As a book of folk tales and interesting international mythology, this is a great little primer, but as a book of “spooky stories,” you’re better off looking elsewhere.

The Chilling Adventures of Sabrina Occult Edition, Image: Archie Comics
The Chilling Adventures of Sabrina Occult Edition, Image: Archie Comics

The Chilling Adventures of Sabrina: Occult Edition by Roberto Aguirre-Sacasa

Recommended Age: Teens
Approximate Cost:
$20

Finally, I picked up a copy of The Chilling Adventures of Sabrina: Occult Edition from Archie comics. This new hardcover book includes all eight issues of The Chilling Adventures of Sabrina comic series by Roberto Aguirre-Sacasa so far, along with some special features.

In hindsight, I probably shouldn’t have read this while mid-way through finally watching season two of the Netflix show because I quickly found myself getting the similar yet distinct plotlines mixed up! The comic series is far more intense than even the modern TV series with Sabrina’s family far more callous, her father’s motives more suspect, and more horrifying consequences for her friends as the story progresses. The comic series is also set in the 1960s which gives it a different feel from the modern setting of the TV show. While the majority of characters appear in both the TV series and comic series, there are also a lot of big differences. Roz and Theo are effectively non-existent as is Nick, Hilda and Zelda are far more terrifying and far less caring toward Sabrina, while Harvey’s character arc is probably the most obviously different. It was interesting to see some of the events which clearly inspired similar events on screen and see how they had been tweaked—some only a little and but some were almost unrecognizable. It was also fun to spot some crossover appearances from the Riverdale cast with Betty, Veronica, Archie, and Jughead all putting in appearances across the eight issues.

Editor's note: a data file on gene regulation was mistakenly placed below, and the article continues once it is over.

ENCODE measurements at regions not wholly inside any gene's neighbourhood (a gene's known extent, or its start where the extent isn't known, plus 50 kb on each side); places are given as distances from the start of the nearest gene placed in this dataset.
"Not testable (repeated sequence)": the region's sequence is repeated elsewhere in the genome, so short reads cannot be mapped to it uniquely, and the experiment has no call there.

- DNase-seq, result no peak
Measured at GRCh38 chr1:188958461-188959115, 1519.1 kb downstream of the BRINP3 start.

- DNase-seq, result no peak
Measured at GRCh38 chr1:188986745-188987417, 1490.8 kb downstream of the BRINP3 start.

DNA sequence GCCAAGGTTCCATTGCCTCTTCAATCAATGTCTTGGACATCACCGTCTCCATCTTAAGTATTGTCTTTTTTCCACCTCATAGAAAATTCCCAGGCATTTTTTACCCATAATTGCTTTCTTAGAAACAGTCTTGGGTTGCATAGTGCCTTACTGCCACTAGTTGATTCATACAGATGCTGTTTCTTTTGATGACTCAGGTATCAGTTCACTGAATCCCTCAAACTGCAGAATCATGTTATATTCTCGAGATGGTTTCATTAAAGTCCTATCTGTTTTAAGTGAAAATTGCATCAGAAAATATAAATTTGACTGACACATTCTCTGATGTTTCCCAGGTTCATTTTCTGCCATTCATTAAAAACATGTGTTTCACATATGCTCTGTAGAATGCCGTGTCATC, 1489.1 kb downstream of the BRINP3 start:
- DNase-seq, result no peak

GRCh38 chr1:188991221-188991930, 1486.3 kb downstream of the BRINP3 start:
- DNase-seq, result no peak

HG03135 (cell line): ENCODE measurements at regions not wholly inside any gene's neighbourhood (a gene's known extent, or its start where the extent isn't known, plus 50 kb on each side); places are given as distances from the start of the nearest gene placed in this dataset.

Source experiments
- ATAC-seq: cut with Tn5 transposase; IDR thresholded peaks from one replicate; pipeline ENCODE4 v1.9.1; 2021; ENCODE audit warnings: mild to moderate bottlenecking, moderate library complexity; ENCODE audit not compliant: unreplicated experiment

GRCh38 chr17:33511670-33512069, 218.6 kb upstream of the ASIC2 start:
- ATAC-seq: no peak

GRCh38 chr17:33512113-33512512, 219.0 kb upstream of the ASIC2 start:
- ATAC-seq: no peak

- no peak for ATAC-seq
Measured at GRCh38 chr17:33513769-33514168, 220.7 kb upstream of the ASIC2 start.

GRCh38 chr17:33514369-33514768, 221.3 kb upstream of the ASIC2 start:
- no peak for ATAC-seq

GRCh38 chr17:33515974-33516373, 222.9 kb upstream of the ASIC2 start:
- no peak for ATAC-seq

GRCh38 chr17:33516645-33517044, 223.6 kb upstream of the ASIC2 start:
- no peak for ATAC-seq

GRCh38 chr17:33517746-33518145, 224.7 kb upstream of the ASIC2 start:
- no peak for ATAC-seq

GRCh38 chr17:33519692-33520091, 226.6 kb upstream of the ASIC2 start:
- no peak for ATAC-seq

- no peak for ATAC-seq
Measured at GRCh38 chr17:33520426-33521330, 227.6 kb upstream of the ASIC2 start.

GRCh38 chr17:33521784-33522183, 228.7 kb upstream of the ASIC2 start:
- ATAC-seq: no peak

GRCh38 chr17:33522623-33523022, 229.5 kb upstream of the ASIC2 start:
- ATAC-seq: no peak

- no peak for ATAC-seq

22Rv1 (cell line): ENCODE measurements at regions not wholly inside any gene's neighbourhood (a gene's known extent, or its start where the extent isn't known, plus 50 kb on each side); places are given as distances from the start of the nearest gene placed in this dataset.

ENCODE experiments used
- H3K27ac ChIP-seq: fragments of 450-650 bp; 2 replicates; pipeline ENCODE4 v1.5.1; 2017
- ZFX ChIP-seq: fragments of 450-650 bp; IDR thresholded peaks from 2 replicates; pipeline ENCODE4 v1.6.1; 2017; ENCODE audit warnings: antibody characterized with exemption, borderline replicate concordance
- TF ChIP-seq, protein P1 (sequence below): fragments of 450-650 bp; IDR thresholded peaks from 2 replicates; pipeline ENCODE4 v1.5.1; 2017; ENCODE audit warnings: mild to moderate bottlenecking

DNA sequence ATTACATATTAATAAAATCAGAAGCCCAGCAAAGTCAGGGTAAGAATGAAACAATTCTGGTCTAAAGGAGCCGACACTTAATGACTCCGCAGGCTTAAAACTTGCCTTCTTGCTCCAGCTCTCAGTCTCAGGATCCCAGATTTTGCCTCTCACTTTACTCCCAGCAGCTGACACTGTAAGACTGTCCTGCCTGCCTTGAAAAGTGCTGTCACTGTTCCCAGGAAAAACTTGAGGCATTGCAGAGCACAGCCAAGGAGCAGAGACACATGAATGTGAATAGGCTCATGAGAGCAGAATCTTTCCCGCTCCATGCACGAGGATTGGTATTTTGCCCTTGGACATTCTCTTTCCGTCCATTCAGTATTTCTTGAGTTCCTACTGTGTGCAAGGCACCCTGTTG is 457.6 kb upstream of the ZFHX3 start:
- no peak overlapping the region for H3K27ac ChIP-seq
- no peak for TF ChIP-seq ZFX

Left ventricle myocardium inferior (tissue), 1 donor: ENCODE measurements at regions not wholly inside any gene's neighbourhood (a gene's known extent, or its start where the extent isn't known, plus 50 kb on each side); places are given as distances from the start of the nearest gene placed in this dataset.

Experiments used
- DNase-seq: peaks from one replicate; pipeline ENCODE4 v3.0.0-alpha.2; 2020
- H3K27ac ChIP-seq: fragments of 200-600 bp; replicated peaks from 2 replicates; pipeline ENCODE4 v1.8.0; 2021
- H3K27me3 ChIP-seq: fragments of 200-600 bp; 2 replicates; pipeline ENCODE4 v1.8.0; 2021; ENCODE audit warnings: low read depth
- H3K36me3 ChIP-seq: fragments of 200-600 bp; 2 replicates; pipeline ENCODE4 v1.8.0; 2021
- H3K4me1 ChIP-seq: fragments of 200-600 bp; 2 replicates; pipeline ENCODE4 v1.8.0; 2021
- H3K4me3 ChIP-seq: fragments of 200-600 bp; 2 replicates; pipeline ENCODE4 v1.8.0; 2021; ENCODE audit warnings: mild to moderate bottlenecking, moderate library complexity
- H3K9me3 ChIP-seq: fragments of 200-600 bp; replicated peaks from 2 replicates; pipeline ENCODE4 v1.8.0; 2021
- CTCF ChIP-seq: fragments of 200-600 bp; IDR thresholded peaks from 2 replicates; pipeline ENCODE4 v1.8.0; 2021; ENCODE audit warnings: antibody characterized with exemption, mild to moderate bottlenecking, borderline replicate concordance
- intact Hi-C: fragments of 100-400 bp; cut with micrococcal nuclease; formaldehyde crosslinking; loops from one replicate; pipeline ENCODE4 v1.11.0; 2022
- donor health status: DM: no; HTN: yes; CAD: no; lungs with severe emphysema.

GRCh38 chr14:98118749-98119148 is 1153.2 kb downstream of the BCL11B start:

My favorite part of the collection had to be issue six. “That Damned Cat” is a Salem-centric story that covers how he came to end up stuck in the body of a cat. In the comics, Sabrina’s cousin Ambrose has a pair of cobras—Nag and Nagaina—who act as his familiars and their backstory is also told in the same issue adding some interesting depth to the animal characters who are far more prominent in the comic than on screen. Several issues include scenes that flashback to the past, fleshing out the stories of Sabrina’s parents Edward and Diana Spellman in an often horrifying way. I ended up finding these flashback sequences to be my favorite parts of the whole series.

The story ends on… not exactly a cliff-hanger but a dramatic revelation nonetheless, and I do hope the series will return in the future. For now, the book ends with some bonus features including a gallery of previous cover art from the series so far, copies of the very first Sabrina the Teen-Age Witch comic from 1962 and an early appearance of Madam Satan from 1941, concept sketches for the comic series, and a selection of stills from the Netflix series.

This hardback volume will make a great read for fans of the Netflix series and those of macabre and chilling comic series in general. It’s best suited to older teens as the content is frequently graphic; this is not your grandparents’ Archie-verse.

GeekMom received copies of these titles for review purposes.